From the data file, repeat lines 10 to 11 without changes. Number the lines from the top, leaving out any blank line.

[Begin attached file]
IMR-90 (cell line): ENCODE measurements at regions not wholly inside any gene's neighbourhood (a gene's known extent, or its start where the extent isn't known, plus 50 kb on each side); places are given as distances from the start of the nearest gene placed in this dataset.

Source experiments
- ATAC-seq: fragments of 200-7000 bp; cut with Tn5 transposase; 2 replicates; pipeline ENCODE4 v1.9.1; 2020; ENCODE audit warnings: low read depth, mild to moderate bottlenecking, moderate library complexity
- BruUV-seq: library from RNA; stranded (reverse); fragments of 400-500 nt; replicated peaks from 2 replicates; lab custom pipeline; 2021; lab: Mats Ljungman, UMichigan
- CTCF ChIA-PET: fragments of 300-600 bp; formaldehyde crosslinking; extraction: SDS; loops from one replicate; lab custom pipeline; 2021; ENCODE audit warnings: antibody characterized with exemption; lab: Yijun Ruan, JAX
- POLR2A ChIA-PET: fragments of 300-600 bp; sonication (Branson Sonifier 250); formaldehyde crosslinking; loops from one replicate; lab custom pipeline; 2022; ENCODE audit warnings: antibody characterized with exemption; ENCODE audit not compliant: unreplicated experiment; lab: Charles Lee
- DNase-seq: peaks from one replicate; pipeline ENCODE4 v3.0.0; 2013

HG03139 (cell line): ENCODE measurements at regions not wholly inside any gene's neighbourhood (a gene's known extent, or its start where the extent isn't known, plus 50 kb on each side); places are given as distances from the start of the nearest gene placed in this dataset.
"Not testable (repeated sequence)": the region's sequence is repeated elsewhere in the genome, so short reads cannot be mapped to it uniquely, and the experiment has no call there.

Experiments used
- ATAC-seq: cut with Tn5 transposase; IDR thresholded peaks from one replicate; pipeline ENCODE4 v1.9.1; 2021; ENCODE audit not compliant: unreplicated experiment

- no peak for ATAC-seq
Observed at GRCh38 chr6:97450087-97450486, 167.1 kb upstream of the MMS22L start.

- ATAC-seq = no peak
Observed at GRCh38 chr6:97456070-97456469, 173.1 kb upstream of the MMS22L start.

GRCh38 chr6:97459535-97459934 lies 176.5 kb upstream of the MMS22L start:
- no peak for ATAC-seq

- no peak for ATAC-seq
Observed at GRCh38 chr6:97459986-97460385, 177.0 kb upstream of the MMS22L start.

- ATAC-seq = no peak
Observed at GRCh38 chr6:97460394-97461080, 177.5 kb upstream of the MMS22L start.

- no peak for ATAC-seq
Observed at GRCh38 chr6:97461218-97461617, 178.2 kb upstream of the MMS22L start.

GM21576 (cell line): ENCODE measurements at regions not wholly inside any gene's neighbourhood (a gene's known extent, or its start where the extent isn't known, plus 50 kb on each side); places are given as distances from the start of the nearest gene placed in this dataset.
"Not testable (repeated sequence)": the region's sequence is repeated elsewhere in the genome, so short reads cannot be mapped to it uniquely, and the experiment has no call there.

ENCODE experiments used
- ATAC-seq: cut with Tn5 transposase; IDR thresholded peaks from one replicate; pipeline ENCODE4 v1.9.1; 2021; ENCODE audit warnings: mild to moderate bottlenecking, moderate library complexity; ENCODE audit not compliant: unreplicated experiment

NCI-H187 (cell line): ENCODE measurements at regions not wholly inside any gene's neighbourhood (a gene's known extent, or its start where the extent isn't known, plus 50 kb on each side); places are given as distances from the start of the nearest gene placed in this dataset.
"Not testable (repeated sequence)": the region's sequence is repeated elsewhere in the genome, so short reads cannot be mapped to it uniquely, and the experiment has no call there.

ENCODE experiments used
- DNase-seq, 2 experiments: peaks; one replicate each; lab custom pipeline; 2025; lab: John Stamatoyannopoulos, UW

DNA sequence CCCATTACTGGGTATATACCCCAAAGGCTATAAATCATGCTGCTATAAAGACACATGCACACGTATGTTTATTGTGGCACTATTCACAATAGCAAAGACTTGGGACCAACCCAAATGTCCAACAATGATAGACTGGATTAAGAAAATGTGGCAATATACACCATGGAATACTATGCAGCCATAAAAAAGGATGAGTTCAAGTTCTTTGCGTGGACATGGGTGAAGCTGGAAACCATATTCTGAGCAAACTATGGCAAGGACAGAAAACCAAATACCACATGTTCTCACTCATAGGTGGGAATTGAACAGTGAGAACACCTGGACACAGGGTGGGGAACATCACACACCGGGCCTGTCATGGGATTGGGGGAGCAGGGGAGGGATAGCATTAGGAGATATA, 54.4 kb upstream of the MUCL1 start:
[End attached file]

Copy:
Experiments used
- ATAC-seq: cut with Tn5 transposase; IDR thresholded peaks from one replicate; pipeline ENCODE4 v1.9.1; 2021; ENCODE audit not compliant: unreplicated experiment